Nam Theun 2 – How are the resettled people doing overall? In their own words… (part 2 of 2)

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In the last blog we saw that most resettlers are broadly satisfied with the resettlement process and are positive and optimistic about their lives as a whole. But…how do they feel about their lives in comparison to the very different world they lived in before relocation? What are the changes they value or regret?

The respondents were asked directly how they felt about life now compared with life before resettlement. The overwhelming majority think that life has got much better, and that the vulnerable households are even more likely to feel this way than the non-vulnerable—no vulnerable households felt that life had got worse.

Finally, the households were asked to list up to two things that had got better and two things that had got worse on the plateau—although some of them couldn’t think of anything. In a way this is the most interesting information the survey provides. These responses have changed as conditions have evolved, but the most recent findings show some of the challenges facing the resettlers today.

The improvement in the standard of housing, roads and community buildings on the plateau relative to the situation before resettlement, and to most rural Lao communities, is obvious to anyone who visits. The survey shows that the resettlers also appreciate these benefits of the NT2 project. They also value improvements to education and health facilities. A few mention employment—some as a positive, others as a negative. Before the project the only significant employment opportunities were as civil servants or small-scale traders. During the construction period many households were able to take advantage of paid employment, and this was reflected in the fact that a significant number of households valued this improvement in 2006. Now that the construction phase of the project is largely complete, these opportunities are no longer available—which could be what several households view as a deterioration in employment. However, it is also clear that the new roads and businesses have generated an improvement in access to wage employment relative to the baseline. This is probably what some households are thinking of when they mention employment as a positive change.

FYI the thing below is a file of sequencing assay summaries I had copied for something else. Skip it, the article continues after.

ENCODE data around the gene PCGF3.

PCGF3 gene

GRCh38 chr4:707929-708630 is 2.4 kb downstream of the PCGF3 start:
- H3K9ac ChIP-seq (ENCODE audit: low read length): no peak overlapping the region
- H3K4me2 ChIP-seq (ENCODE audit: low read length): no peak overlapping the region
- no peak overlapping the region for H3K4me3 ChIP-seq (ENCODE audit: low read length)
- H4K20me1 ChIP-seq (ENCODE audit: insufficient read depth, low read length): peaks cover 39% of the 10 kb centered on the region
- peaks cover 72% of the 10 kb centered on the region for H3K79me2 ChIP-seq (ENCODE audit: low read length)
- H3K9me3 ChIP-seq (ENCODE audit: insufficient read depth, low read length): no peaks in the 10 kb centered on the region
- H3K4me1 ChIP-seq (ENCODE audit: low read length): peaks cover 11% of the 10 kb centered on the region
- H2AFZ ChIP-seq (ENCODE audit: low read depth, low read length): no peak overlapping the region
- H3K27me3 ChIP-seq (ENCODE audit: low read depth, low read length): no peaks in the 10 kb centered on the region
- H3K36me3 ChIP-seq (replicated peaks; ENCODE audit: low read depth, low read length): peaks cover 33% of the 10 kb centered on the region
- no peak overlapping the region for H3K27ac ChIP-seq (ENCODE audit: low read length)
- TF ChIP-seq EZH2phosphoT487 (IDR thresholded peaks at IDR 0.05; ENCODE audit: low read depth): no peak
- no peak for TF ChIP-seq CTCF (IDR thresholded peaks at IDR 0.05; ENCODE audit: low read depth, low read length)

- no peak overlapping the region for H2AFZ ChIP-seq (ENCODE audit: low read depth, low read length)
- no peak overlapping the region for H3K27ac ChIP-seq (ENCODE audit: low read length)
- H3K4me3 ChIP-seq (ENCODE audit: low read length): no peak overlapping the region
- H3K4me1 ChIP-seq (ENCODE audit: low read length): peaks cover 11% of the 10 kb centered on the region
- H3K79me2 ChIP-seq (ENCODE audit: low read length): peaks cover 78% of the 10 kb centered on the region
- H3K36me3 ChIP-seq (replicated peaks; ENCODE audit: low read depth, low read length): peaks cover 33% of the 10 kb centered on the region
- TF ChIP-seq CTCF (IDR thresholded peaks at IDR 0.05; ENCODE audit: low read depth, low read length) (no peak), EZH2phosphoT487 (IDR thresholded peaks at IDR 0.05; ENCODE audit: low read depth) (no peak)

The Participatory Land Use Planning process will help to identify potential land use for households, including second generation resettlers (PLUP village discussion, Nakai, December 2009. Photo: ADB courtesy)

The resettlers’ reports of what has got worse capture some of the challenges facing the project, and emphasize the importance of addressing these issues. Many are concerned about access to agricultural land and forests. Interestingly, community discussions held as part of the ongoing Participatory Land Use Planning (PLUP) process suggest that resettlers are concerned not only about land access now, but also about having sufficient land to pass down to the next generation, which is an important part of Lao culture. The Participatory Land Use Planning process will help to identify potential land use for households, including second generation resettlers. In addition, improvements in agricultural productivity, using crop rotation and fertilizer to generate impressive yields on even relatively poor quality land (to be discussed in a future blog) may be able to assuage some of the concerns about land quality.